"As a National Council of Churches and Institutions, the SACC, acting on behalf of its member churches, is called by the Triune God to work for moral reconstruction in South Africa, focussing on issues of justice, reconciliation, integrity of creation and the eradication of poverty and contributing towards the empowerment of all who are spiritually, socially and economically marginalised."
The SACC was hardly mentioned in my formative Christian years, and if it was, it was always in the context of "those Christians who had lost the plot of what Biblical Christianity was all about" - and that they were working for things which Jesus wouldn't have cared a whole lot about, because what was really important was preaching the word, evangelism, discipleship and a personal quiet time, not all that other stuff.
Khotso House was bombed in 1988, with the aim to make the building unusable. Adriaan Vlok was ordered by former state president PW Botha to do so, and was granted amnesty by the Truth and Reconciliation Commission. He spoke this week at Amahoro, and was part of a powerful scene of healing with a member of Koevoet, a notorious Apartheid-era death squad.
The Amahoro gathering is going really well - we've had some fantastic conversations and some demonstrations of deep reconciliation. I'll post more about that later. I've been recording the talks - here they are so far (in order) with:
Edward Simiyu - The ministry of presence (2.67 MB)
Kelly Nikondeha - The Amahoro story (2.44 MB)
Postcolonialism and why it matters - Dr Kenzo Mabiala (21 MB). Kenzo's notes are here: What Is Postcolonialism.pdf.
Intro to "New Wineskins" - Monte Wilson (1.12 MB)
A 10 minute broad sketch of Apartheid - Muzi Cindi (4.08 MB). This is a commentary which runs alongside this presentation.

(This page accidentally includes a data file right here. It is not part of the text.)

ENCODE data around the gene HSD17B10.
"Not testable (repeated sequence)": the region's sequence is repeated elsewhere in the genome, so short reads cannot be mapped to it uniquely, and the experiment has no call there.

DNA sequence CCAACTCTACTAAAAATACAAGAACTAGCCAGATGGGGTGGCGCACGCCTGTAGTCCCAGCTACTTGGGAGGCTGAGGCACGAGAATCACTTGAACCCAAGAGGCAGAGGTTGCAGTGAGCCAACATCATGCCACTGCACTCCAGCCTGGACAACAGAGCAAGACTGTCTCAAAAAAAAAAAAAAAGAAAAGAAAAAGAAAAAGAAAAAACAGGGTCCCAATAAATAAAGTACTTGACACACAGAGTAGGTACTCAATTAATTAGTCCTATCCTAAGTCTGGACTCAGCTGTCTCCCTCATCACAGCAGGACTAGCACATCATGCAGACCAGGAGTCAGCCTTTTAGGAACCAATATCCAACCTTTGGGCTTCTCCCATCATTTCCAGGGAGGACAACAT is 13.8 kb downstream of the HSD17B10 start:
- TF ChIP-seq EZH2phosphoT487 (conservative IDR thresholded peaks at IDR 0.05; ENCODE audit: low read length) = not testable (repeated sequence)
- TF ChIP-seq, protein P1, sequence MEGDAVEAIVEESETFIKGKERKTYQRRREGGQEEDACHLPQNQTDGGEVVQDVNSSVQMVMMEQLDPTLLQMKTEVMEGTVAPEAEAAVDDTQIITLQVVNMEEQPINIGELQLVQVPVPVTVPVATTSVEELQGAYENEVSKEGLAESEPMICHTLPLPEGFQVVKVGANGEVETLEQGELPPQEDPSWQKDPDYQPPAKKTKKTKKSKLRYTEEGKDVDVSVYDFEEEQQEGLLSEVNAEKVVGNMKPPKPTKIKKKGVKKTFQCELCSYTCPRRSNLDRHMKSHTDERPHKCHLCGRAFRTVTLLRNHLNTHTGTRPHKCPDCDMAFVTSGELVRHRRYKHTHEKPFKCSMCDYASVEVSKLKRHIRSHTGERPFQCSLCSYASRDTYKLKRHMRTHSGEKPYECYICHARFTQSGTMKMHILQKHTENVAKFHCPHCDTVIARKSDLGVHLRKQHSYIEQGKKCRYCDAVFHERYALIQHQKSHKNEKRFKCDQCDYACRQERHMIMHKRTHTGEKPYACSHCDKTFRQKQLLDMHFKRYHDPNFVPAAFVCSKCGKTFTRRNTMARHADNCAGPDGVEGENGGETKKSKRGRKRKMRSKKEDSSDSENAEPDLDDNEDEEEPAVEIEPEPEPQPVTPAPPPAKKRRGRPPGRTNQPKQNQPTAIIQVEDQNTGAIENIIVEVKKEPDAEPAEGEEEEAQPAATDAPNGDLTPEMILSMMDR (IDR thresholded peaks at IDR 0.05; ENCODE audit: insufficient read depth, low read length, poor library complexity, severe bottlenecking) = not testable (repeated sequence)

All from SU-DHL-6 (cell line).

The Church and Apartheid - Moss Nthla (8.63 MB)
[Added: 10 June 2009]
The African Reformation - Brian McLaren
[Updated: June 11]
[Updated: 12 June]
Mohinda's story of the Congo (6.34 MB)
If you bring your own breakfast/lunch/supper, you're welcome to pop into the Amahoro conference for no cost. I confirmed that yesterday with the local organiser - since the main logistical difficult for day visitors is food, if that's taken out of the loop, ja well no fine.
I don't know how it will work for those of you who have already booked as a day visitor and are prepared to pay R200 - hopefully this won't complicate that. If so, we'll figure it out - I think we'd much rather than more people were able to interact at Amahoro than not.
If you're thinking of just coming out for a day, I suggest Tuesday (since on Wednesday we're leaving the campsite for the afternoon, and Thursday is the final day). Tuesday is the first full day, Dr Kenzo Mabiala is speaking on postcolonialism and Christianity, Brian McLaren is giving a global perspective on the reformation, and Moss Ntla and Adriaan Vlok are co-hosting a workshop on reconciliation.
The venue is the YFC Cyara campsite (the map is here).
Leave a comment if you're coming!
The Amahoro conference is happening next week - and I can't wait! To get some fantastic minds into the same space to dialogue around post-colonial church is a wonderful, creative opportunity. It's not just the upfront speakers either, but the chance to work out the theory and theology with on-the-ground pastors for whom this must make a difference, or it's all talk. Plus there are some people who have a big influence on the wider scene in South Africa.
This conference is going to be interesting, especially from the South African side, since I think many/most of the participants are white. Perhaps the concept of "post-colonial church" is a little too "out there" for most South Africans, where "post-Apartheid" is closer to home, but it's still a case where from the white side the idea is, "Apartheid is over and racism is no more - just get over it already." And from the black side it's, "White people haven't a clue what it was like, and what it continues to be like." And then there's everyone else (Coloured, Indian, Asian, etc) who aren't in the white-black polemic, and can easily be excluded from this debate (and this is an over-simplification, of course).
Amahoro is a conference about postcolonial church in Africa, exploring the consequences for the church now that colonialism (in its classic sense) has ended. We're interested in how Christianity enmeshed with the colonial project of Europe, so that the civilised White Man could bring the light of the Gospel to the Dark Continent of Africa, so that the savages could be introduced to Jesus, Civilisation, and Title Deeds.